By MELISSA BROWNA, Associated Press The American family meal is getting better.
But when it comes to fresh food, the family is still far away.
The average American family eats 1,400 meals a week, or nearly five meals a day, according to the Pew Research Center.
That is up from 2,000 meals a year in 2000.
But the amount of food eaten is not increasing, even as the economy improves.
As of May 31, about 9.3 million Americans reported eating at least one meal each day, up from 7.6 million in 2000, according the Census Bureau.
In fact, the number of meals reported each day in May has increased more than 60% since 2000.
The trend is also getting more diverse, with more people in the U.S. identifying as white, Asian or Hispanic, according a Pew Research study published in April.
White Americans accounted for nearly 70% of the population in 2000 and now account for roughly 62% of that number.
Hispanics made up about 8% of those who were white in 2000 but now account.
Asian Americans made up nearly 7% of white Americans but now make up about 3%.
Hispanic food is also more affordable.
As of May, the median family income for a family of four was $59,400.
In 2000, it was $57,300.
The cost of a typical meal in May was about $8.36.
But the family meal has been on the decline.
The median family meal in 2016 was about 1,100 meals, down from 2.2 million in 1990.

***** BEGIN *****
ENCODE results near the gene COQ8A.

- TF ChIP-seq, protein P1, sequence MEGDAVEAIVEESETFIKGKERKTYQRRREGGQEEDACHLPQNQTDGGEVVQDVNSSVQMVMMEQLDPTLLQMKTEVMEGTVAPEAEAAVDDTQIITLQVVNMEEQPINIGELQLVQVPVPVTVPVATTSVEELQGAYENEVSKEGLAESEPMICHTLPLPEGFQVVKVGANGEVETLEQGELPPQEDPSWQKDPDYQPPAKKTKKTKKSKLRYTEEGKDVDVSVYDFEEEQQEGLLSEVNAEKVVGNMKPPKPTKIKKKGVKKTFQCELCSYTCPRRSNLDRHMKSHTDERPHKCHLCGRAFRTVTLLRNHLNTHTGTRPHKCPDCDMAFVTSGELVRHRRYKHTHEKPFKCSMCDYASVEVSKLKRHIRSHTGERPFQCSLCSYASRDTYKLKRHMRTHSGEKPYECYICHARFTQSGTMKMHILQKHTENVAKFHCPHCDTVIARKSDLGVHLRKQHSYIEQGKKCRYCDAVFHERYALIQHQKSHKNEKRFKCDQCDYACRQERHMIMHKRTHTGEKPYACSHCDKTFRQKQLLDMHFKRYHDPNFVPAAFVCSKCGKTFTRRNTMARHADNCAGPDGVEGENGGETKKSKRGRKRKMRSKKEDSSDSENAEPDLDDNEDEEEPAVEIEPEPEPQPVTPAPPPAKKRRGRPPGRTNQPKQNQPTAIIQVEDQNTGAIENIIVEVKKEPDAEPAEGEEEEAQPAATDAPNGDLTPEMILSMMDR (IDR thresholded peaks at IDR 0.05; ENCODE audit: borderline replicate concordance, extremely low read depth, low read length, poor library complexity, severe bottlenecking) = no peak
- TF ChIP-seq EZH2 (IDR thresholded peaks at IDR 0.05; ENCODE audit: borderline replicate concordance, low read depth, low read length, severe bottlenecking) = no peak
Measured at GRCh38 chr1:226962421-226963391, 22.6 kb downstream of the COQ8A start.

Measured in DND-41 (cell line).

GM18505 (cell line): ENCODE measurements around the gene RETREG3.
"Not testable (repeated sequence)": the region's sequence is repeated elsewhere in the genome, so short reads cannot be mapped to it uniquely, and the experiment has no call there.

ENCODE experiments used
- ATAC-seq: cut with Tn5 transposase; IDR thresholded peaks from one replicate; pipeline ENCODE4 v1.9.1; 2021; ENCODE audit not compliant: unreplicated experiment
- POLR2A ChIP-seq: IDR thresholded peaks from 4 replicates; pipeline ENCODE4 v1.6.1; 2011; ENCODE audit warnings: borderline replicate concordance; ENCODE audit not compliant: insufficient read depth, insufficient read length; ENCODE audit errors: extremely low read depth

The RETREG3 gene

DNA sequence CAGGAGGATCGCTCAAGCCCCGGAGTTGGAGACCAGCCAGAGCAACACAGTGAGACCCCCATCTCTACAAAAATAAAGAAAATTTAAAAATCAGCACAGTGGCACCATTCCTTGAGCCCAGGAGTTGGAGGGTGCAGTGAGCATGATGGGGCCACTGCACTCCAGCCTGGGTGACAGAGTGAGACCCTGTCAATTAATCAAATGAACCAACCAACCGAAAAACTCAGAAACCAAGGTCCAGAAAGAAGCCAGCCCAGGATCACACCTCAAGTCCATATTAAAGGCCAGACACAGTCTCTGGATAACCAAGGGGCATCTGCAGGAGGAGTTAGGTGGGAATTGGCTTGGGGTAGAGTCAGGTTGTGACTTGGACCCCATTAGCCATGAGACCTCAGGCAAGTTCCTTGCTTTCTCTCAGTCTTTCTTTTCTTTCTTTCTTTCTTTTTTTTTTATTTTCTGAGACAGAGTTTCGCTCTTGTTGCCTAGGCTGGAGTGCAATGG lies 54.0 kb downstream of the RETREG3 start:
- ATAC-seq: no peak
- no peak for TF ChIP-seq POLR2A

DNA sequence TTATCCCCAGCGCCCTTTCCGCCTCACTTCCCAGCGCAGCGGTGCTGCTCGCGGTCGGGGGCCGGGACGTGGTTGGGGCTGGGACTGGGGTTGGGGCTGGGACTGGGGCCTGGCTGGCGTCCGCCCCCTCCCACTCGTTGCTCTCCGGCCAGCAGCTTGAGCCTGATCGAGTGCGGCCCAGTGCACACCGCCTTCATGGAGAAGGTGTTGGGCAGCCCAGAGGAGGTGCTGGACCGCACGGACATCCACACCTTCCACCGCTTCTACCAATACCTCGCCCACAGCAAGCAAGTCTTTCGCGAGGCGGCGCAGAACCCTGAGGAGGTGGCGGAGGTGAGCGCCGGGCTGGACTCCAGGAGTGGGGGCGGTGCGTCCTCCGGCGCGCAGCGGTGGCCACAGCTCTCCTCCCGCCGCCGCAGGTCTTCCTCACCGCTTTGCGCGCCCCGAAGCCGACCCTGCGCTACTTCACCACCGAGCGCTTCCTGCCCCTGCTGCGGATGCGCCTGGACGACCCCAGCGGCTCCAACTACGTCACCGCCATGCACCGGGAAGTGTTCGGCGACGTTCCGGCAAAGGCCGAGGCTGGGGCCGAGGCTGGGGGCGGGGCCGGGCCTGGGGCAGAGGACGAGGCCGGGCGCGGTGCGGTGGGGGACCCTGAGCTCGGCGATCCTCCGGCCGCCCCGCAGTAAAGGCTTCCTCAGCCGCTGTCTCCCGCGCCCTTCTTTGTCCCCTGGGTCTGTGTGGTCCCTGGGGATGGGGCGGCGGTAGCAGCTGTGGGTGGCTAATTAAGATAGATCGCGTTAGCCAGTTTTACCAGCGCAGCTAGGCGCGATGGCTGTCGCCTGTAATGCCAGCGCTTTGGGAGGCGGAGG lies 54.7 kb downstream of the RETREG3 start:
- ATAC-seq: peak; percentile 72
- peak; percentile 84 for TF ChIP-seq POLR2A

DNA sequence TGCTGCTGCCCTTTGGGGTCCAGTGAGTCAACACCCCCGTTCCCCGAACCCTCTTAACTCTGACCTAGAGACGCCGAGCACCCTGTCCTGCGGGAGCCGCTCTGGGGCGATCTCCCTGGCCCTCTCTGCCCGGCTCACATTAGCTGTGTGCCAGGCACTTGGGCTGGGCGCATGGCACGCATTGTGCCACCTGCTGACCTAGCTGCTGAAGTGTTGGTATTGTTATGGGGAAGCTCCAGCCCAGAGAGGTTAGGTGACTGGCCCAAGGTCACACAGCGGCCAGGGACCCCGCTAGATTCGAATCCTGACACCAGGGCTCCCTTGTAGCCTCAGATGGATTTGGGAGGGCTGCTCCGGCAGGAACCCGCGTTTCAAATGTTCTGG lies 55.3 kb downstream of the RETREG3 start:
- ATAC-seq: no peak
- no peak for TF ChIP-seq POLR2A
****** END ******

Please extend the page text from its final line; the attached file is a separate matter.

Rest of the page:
And the median daily food expenditure was $4.29, down more than $1,000 from 2016.
Overall, the average family eats about 5,400 calories per day, or less than 3.5 pounds per person, according with the Centers for Disease Control and Prevention.
The average American eats less than 2,300 calories a day.
The most recent data on food intake comes from the Centers For Disease Control’s National Center for Health Statistics.
The CDC reported in April that Americans ate about 2,400 fewer calories a week in the week ending May 31 than in the previous week.
That was down from an average of 2,500 calories per week in May.
The biggest factor behind the decrease in food intake is the lack of exercise.
In the past few years, people have been working fewer hours, and many are less active, according.
The latest data showed that the number with health insurance declined from a high of 12.7 million in March to 11.3% of all Americans in April, down slightly from 12.9% in March.
In May, about 8.3%, or 7.4 million, people had health insurance, the lowest in at least a decade.